Julia Louis-Dreyfus joined the cast of HBO's Veep in early 2011 in the lead role of U.S. Vice President Selina Meyer.
Veep premiered on April 22, 2012 and was met with high praise from critics, particularly for Louis-Dreyfus's performance. The Hollywood Reporter asserted that the character of Selina Meyer was her "best post-Seinfeld role" to date and claimed that she gives "an Emmy-worthy effort",while the Los Angeles Times contended that the series demonstrates that she is "one of the medium's great comedians." Following the success of the first season, Louis-Dreyfus was named by the Huffington Post as one of the funniest people of 2012 asserting that she is the "most magnetic and naturally funny woman on TV since Mary Tyler Moore."
For her performance on Veep, Louis-Dreyfus has received numerous high profile nominations, notably at the Television Critics Association Awards, the Critics' Choice Television Awards, the Satellite Awards and the Golden Globe Awards. On September 23, 2012, Louis-Dreyfus won the Primetime Emmy Award for Outstanding Lead Actress in a Comedy Series for the show's first season. This marked her third win at the Emmy Awards, and her second win in that category.
Louis-Dreyfus played Christine Campbell in the CBS sitcom The New Adventures of Old Christine. The series told the story of a single mother who managed to maintain a fantastic relationship with her ex-husband, while running a women's gym.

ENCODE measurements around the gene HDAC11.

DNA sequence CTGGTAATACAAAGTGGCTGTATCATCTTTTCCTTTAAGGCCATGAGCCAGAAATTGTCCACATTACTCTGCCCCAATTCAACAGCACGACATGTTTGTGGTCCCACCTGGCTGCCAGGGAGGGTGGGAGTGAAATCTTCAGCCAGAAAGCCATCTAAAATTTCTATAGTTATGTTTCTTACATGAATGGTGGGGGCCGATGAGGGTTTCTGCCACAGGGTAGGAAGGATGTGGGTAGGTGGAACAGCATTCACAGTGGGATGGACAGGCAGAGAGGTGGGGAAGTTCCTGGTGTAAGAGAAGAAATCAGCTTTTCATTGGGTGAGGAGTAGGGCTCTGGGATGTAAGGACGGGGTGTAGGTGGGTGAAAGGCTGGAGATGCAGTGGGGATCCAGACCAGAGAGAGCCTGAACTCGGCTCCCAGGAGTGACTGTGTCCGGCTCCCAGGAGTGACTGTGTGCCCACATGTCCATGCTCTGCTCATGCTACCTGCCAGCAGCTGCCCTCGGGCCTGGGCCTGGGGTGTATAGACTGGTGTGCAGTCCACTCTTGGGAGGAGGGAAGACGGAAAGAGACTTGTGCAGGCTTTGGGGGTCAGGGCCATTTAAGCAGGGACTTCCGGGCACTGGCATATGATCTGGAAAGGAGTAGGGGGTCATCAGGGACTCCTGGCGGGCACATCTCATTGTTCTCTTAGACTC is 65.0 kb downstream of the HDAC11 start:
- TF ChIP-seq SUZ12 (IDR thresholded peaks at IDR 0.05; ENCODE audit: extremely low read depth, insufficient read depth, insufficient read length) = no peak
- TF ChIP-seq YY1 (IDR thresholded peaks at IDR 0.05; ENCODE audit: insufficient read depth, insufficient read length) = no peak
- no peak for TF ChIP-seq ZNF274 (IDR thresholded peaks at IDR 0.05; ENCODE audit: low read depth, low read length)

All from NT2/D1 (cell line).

Louis-Dreyfus received considerable critical acclaim for her performance on the show. Louis-Dreyfus earned the 2006 Primetime Emmy Award for Outstanding Lead Actress in a Comedy Series for her performance in the first season. Through out the course of the series she received five Emmy Award nominations, two Screen Actors Guild Award nominations and a nomination for a Golden Globe Award. In 2007 she also received two nominations for a People’s Choice Award due to her return to popularity, thanks to the success of Old Christine. Old Christine was cancelled by CBS in May 2010 after five seasons.
In the early-1990s Louis-Dreyfus became famous for the role of Elaine Benes on NBC's Seinfeld. She played the role for nine seasons. She did not appear in the inaugural pilot episode because her character was not initially intended to be a part of the series. It was only after the first episode that NBC executives felt the show was too male-centric, and demanded that creators Jerry Seinfeld and Larry David add a woman to the cast. Louis-Dreyfus won the role over several other actresses including Patricia Heaton, Rosie O'Donnell and Megan Mullally.
Her performance on the series was met with critical acclaim, and she was a regular winner and nominee at television award shows throughout the 1990s. Her performance earned her a Golden Globe Award, five Screen Actors Guild Awards and five American Comedy Awards. In 1996 she received the Primetime Emmy Award for Outstanding Supporting Actress in a Comedy Series, an award she was nominated for on seven occasions. The series finale aired on May 14.
As part of her comedic training, Louis-Dreyfus appeared in The Second City, one of Chicago's best-known improvisation theatre groups. It was her performance with the Practical Theatre Group at their "Golden 50th Anniversary Jubilee" that led to her being asked to join the cast of Saturday Night Live at the age of just 21.
Louis-Dreyfus was subsequently a cast member on NBC's Saturday Night Live from 1982 to 1985, becoming the youngest female cast member in the history of the program at that time. During her time on SNL she appeared alongside several actors who would later rise to prominence, such as Eddie Murphy, Jim Belushi, Billy Crystal and Martin Short. It was during her tenure on SNL that she met writer Larry David, who would later co-create Seinfeld.